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Lena772
 one year ago
How to calculate Kc if not given temperature?
Lena772
 one year ago
How to calculate Kc if not given temperature?

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Lena772
 one year ago
Best ResponseYou've already chosen the best response.0\[K _{c}=\frac{ K _{p}}{(RT)^{\Delta \eta}}\]

anonymous
 one year ago
Best ResponseYou've already chosen the best response.0what information do you have? do you have the partial pressures of all the components at the equilibrium or the total pressure and the molar rates?

anonymous
 one year ago
Best ResponseYou've already chosen the best response.0do you have the reaction or they said is a STP condition?

Lena772
 one year ago
Best ResponseYou've already chosen the best response.0Calculate the Kc of the reaction below assuming all reactant and product concentrations are 2.00 M at equilibrium. Ag+ (aq) + Cl (aq) ⇌ AgCl (s) I think delta N is 0, that's what I got

anonymous
 one year ago
Best ResponseYou've already chosen the best response.0you dont have any gas

aaronq
 one year ago
Best ResponseYou've already chosen the best response.3you dont need that equation. you have to do this.. For a general chemical equation: \(\sf aA+bB\rightleftharpoons cC\) The equilibrium expression is: \(\sf K_c=\dfrac{[Products]}{[Reactants]}=\dfrac{[C]^c}{[A]^a[B]^b}\) Where the brackets (\(\sf [ ~]\)) mean concentration (Molarity).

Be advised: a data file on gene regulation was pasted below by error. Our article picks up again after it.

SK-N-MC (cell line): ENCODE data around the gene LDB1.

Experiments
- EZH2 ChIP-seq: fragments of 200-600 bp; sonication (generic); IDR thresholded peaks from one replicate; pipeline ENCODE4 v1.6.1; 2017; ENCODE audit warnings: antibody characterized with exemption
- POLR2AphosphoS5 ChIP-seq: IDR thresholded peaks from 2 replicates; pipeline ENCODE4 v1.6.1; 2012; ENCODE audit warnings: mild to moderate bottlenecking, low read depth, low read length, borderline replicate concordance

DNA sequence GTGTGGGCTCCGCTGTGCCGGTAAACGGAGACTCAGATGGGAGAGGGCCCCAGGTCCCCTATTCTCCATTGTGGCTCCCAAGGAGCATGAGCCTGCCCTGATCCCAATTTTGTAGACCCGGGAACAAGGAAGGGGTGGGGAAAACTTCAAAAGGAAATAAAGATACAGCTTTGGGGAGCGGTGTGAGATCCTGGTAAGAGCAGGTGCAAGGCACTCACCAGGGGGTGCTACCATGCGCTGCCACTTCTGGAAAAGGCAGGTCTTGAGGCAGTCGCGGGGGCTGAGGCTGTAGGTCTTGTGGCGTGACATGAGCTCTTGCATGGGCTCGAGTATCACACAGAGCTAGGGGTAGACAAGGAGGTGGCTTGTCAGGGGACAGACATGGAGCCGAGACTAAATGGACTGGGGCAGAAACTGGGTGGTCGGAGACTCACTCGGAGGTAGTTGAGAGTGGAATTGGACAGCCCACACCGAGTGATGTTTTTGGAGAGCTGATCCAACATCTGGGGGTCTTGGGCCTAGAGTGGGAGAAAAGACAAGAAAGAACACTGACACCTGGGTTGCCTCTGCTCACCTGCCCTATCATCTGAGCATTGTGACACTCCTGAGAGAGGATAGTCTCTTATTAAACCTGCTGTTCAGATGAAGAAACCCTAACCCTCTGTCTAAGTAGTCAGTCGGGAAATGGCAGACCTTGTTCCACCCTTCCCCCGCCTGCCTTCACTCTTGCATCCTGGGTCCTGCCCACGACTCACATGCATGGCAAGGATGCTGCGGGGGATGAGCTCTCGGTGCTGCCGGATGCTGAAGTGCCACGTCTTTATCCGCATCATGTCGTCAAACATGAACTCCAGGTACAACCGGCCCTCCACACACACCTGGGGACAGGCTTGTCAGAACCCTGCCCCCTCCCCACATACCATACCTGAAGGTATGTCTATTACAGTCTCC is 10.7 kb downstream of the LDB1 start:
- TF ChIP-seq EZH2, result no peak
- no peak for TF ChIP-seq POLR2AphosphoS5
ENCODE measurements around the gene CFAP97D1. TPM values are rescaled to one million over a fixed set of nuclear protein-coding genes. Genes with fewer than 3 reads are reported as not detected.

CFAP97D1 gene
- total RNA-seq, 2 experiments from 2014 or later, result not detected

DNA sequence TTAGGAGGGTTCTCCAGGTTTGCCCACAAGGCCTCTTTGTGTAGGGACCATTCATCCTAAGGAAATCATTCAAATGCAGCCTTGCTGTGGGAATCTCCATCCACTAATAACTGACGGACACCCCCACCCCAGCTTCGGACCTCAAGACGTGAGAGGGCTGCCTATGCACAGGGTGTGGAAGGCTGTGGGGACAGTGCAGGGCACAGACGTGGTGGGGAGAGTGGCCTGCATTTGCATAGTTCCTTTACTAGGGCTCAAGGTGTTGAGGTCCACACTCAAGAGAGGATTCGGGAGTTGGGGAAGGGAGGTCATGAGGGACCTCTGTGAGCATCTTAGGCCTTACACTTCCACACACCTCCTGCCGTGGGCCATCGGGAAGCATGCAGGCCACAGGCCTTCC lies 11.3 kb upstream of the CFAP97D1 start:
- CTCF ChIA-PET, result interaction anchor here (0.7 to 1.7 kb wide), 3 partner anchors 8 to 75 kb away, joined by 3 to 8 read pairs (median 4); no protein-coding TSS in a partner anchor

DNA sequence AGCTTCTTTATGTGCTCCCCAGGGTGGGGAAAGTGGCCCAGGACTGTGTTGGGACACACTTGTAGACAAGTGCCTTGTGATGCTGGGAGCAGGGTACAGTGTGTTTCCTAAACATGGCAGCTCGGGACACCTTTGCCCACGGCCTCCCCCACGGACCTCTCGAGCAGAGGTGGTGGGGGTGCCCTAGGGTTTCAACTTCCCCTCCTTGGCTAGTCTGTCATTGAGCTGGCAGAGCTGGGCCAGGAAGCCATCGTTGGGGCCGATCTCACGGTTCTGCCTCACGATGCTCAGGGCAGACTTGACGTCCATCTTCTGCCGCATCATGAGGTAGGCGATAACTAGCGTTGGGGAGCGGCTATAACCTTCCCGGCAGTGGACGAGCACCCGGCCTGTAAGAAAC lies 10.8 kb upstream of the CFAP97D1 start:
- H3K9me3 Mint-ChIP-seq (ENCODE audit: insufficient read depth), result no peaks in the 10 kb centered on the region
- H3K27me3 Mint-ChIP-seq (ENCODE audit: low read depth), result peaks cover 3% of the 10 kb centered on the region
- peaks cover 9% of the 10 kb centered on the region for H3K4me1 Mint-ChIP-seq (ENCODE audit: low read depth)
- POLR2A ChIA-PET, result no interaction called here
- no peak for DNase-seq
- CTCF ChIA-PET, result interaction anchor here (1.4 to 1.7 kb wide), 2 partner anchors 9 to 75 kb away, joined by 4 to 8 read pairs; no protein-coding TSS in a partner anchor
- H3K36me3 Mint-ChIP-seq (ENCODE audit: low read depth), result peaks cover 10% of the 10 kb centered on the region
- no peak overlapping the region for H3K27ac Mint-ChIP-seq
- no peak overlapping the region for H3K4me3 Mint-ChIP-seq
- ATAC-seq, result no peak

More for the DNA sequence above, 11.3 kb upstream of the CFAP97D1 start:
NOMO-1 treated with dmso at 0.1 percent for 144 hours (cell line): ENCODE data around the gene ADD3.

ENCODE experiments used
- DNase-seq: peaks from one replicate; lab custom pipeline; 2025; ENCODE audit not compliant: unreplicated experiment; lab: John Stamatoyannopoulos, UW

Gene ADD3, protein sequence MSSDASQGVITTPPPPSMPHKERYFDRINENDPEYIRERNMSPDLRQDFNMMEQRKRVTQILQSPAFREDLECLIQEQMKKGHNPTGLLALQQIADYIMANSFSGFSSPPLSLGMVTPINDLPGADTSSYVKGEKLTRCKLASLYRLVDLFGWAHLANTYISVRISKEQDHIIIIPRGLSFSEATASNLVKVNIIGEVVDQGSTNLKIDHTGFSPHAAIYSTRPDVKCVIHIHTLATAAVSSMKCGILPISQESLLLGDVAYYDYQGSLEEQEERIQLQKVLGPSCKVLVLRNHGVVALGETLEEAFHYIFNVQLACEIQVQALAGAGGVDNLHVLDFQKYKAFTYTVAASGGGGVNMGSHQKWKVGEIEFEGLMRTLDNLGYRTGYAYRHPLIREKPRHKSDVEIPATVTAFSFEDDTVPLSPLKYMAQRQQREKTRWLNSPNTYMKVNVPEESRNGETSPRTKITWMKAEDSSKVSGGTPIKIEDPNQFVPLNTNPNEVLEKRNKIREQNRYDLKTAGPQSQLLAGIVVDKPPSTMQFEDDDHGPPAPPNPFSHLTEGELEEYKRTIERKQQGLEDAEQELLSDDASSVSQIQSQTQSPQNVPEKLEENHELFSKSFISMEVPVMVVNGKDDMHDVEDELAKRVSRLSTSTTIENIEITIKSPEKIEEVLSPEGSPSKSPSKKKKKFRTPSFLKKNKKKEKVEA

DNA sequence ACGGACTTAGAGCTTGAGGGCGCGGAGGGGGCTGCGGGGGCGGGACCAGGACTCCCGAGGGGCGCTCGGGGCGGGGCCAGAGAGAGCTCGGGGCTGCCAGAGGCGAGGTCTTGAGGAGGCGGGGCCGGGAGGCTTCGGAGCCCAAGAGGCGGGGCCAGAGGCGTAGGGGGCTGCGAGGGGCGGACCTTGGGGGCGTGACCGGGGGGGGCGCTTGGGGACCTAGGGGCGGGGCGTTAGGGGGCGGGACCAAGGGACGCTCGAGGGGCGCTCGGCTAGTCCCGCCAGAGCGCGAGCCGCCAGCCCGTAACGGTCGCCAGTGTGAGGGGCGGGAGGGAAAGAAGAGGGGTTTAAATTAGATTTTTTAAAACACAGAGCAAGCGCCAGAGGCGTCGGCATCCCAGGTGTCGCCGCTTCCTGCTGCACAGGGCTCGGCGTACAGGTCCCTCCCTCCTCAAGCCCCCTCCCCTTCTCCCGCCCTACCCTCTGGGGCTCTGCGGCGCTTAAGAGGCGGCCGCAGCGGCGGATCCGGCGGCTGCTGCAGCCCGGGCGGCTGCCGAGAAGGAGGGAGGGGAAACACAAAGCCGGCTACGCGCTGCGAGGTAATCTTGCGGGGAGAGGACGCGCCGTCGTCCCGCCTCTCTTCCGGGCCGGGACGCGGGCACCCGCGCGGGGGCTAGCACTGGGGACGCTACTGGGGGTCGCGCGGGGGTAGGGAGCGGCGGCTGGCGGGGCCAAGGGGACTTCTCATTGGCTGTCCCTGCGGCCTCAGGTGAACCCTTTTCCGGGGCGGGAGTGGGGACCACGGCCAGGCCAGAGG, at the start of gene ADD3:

anonymous
 one year ago
Best ResponseYou've already chosen the best response.0Woot. using that `/sf` @aaronq :)

Photon336
 one year ago
Best ResponseYou've already chosen the best response.1I think another important fact is that the reaction has already reached equilibrium so I think you can just plug in all the values moles for both reactants and products they give you once you set up Kc as @aaronq said.

Lena772
 one year ago
Best ResponseYou've already chosen the best response.0Concentration of (s) = 1 so, 1/(((2)^1)(2)^1))= 1/4 = 0.25 ?

mathmate
 one year ago
Best ResponseYou've already chosen the best response.0If the question is about temperature, then I would calculate according to the standard formula (or see @arronq 's post) and state that Kc applies to the temperature at which the experiment was performed.
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